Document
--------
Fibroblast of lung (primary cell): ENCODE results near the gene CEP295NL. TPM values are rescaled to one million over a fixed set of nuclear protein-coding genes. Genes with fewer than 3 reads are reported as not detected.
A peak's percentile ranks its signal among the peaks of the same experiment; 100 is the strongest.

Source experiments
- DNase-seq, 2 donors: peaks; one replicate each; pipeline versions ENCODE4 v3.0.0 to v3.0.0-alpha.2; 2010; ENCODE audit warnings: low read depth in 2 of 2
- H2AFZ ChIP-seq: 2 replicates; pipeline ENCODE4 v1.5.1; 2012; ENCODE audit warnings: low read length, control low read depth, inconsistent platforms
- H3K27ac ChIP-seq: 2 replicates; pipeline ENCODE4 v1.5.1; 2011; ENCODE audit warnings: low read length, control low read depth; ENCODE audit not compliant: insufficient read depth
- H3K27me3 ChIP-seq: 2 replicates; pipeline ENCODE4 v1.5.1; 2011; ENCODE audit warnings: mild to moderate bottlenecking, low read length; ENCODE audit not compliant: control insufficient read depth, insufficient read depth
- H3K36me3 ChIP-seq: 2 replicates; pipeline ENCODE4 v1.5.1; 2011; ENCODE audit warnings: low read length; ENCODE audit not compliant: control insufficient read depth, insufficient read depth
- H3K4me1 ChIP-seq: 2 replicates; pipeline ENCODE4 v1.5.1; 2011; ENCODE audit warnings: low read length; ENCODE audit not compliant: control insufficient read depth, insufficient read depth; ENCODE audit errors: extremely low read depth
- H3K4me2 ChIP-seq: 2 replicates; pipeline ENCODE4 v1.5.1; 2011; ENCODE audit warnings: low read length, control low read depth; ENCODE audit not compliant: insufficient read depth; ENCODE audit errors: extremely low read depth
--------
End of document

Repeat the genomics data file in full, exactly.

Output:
Fibroblast of lung (primary cell): ENCODE results near the gene CEP295NL. TPM values are rescaled to one million over a fixed set of nuclear protein-coding genes. Genes with fewer than 3 reads are reported as not detected.
A peak's percentile ranks its signal among the peaks of the same experiment; 100 is the strongest.

Source experiments
- DNase-seq, 2 donors: peaks; one replicate each; pipeline versions ENCODE4 v3.0.0 to v3.0.0-alpha.2; 2010; ENCODE audit warnings: low read depth in 2 of 2
- H2AFZ ChIP-seq: 2 replicates; pipeline ENCODE4 v1.5.1; 2012; ENCODE audit warnings: low read length, control low read depth, inconsistent platforms
- H3K27ac ChIP-seq: 2 replicates; pipeline ENCODE4 v1.5.1; 2011; ENCODE audit warnings: low read length, control low read depth; ENCODE audit not compliant: insufficient read depth
- H3K27me3 ChIP-seq: 2 replicates; pipeline ENCODE4 v1.5.1; 2011; ENCODE audit warnings: mild to moderate bottlenecking, low read length; ENCODE audit not compliant: control insufficient read depth, insufficient read depth
- H3K36me3 ChIP-seq: 2 replicates; pipeline ENCODE4 v1.5.1; 2011; ENCODE audit warnings: low read length; ENCODE audit not compliant: control insufficient read depth, insufficient read depth
- H3K4me1 ChIP-seq: 2 replicates; pipeline ENCODE4 v1.5.1; 2011; ENCODE audit warnings: low read length; ENCODE audit not compliant: control insufficient read depth, insufficient read depth; ENCODE audit errors: extremely low read depth
- H3K4me2 ChIP-seq: 2 replicates; pipeline ENCODE4 v1.5.1; 2011; ENCODE audit warnings: low read length, control low read depth; ENCODE audit not compliant: insufficient read depth; ENCODE audit errors: extremely low read depth